CRM Software Demos Are Critical
The short positioning demos and product webcasts are no substitution for actual demos although they can be useful in paring down the number of contenders. Many CRM software buyers overlook the value of CRM product demonstrations. This important stage however provides a vital glimpse of how the product actually performs. Once you have your completed CRM software shopping list you can narrow the contenders down to a workable few. From there you must demo each of them using your proposed business processes and expected results. Avoid the dog and pony show demos at all cost. While they can be somewhat entertaining, and they highlight capabilities you may not know existed, they do little to aid you in evaluating capabilities which support your most pressing business objectives.
Be quick to explain to vendors the parameters you have developed thus far: the problems you want to solve, the software you want to integrate with, your immediate and long-term CRM goals, and the details of your checklist. This will enable each vendor to directly respond to your needs and it will enable you to accurately and fairly assess their offerings.
During the demo period, it is important to have all departments give the CRM a test drive. Why? For several reasons actually: to permit staff to understand the ease of use and intuitive navigation of the system, to gain feedback on how well the CRM performs in each department's particular objectives and to build buy-in among staff prior to the software purchase.
Any reputable vendor will allow you to operate the CRM software for a limited time, without charge, to see how it is received by your users and fits your organization. Typically the trial period is 30 days. To the surprise of many, trial periods have a way of changing the rank order of short-listed CRM systems. Quite often, the users impression of the application changes significantly when those users control the keyboard.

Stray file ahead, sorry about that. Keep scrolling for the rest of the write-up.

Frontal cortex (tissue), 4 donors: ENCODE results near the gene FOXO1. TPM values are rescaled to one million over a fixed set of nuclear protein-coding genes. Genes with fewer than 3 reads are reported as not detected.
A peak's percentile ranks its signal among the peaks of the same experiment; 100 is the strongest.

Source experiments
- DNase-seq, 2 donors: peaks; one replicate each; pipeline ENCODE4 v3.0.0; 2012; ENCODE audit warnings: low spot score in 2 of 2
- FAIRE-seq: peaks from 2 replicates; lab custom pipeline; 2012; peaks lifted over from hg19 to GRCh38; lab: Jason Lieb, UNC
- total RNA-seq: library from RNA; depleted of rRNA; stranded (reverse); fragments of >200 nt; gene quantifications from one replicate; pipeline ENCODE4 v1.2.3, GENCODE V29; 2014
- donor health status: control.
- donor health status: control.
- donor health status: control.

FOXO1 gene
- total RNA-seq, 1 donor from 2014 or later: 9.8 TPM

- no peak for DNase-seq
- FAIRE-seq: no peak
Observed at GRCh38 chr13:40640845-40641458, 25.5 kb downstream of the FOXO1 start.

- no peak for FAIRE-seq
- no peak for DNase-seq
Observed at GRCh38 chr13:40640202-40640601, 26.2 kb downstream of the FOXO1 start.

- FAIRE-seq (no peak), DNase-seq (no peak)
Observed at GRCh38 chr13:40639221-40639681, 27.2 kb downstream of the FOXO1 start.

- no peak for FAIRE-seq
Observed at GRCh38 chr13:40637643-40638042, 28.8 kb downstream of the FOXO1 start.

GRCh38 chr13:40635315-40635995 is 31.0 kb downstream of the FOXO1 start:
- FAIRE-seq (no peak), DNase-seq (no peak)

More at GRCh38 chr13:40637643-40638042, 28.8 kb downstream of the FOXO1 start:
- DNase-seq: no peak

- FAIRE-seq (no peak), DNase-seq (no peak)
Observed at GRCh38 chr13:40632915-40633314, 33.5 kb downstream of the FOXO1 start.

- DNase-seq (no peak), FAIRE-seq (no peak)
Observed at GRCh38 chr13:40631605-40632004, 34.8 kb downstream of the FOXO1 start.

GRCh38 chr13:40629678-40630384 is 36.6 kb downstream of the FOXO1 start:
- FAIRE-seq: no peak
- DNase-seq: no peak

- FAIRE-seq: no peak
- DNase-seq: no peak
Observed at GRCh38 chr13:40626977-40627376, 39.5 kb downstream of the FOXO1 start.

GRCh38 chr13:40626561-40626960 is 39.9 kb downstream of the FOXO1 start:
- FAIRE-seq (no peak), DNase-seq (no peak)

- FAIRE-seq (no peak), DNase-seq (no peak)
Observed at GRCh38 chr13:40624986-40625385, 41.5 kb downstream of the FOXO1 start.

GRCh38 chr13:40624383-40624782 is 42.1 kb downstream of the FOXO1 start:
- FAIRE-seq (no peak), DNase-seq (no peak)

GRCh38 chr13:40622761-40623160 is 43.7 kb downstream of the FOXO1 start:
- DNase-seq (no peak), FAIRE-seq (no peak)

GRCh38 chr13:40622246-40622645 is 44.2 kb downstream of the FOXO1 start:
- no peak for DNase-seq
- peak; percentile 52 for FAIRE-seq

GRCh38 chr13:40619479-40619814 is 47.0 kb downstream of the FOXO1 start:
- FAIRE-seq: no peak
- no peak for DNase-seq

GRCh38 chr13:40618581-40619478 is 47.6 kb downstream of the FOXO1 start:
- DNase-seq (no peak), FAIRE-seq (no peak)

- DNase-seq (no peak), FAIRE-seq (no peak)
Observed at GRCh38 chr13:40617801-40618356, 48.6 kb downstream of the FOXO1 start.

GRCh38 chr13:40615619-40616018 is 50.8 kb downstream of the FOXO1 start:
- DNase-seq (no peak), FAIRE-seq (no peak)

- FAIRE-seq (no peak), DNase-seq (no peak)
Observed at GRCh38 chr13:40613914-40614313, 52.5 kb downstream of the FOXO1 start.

Hold a meeting with your staff at the end of each 30 day trial period to discuss the pros and cons for each short-listed CRM product. Keep in mind, however, of outside factors that can unduly affect your choice. For example, are complaints coming from staff members who are resistant to change or technology? And, are the complaints an indication that more training is needed rather than a problem with a CRM software itself. Conversely, are the praises meant to impress you rather than express a objective or constructive evaluation of the product?
Once you have weighed the feedback, list the pros and cons immediately then move on to complete the next vendor trial period. At the end of the trial periods, you'll be able to make a fair and accurate comparison between vendors that is not reliant on memory or vague impressions.
CRM Software Trial Evaluations
When the trial periods are complete, sit down and carefully compare the results of each to your requirements checklist. Your goal is to narrow the the field to two, or no more than three, CRM software solutions.
The next step is to get your staff, at least those who will actually be using the CRM software, to sit down and discuss their likes and dislikes of each contender. If you are at the helm of a large enterprise decision, then meet with department heads after they have obtained feedback from their staff members.
Bring your software requirements checklist and list of pros and cons obtained from the trials and use those to guide the evaluation discussion with your staff. This keeps the evaluation focused on the company's top goals rather than on individual tastes.
What you discover in this meeting will help you make your final decision and it will help your staff accept that decision. After all, the software is useless if the staff refuse to use it. Early staff buy-in is crucial to preparing for change management and the inevitable user adoption challenges.
Negotiate CRM Contracts with Power
Now that you have chosen the CRM solution that is right for you, it's time to negotiate the deal. Comb through the contract looking for language and term pitfalls as previously discussed. Make sure the terms fit your finance and software utilization intentions.
If anything in the contract is off mark, then negotiate those points directly with the vendor. Remember, your goal is to get the best deal, not the cheapest one. Be cautious if your motivation is merely driving cost of the software down, as you may risk losing features, capabilities or services that could cost you more than the amount you might save initially. On the other hand, you should be careful not to pay for more capabilities than you actually need or to get locked into terms that will freeze your ability to respond to market conditions.
Once you have concluded your negotiations, read the contract over again to ensure the changes you negotiated are accurately reflected in the contract. Then send the contract to your attorney or legal department for a review against current law and company requirements.
Congratulations. You have now systemically and objectively identified the best CRM software solution that will work well for your company and made a deal that makes sense for your bottom line.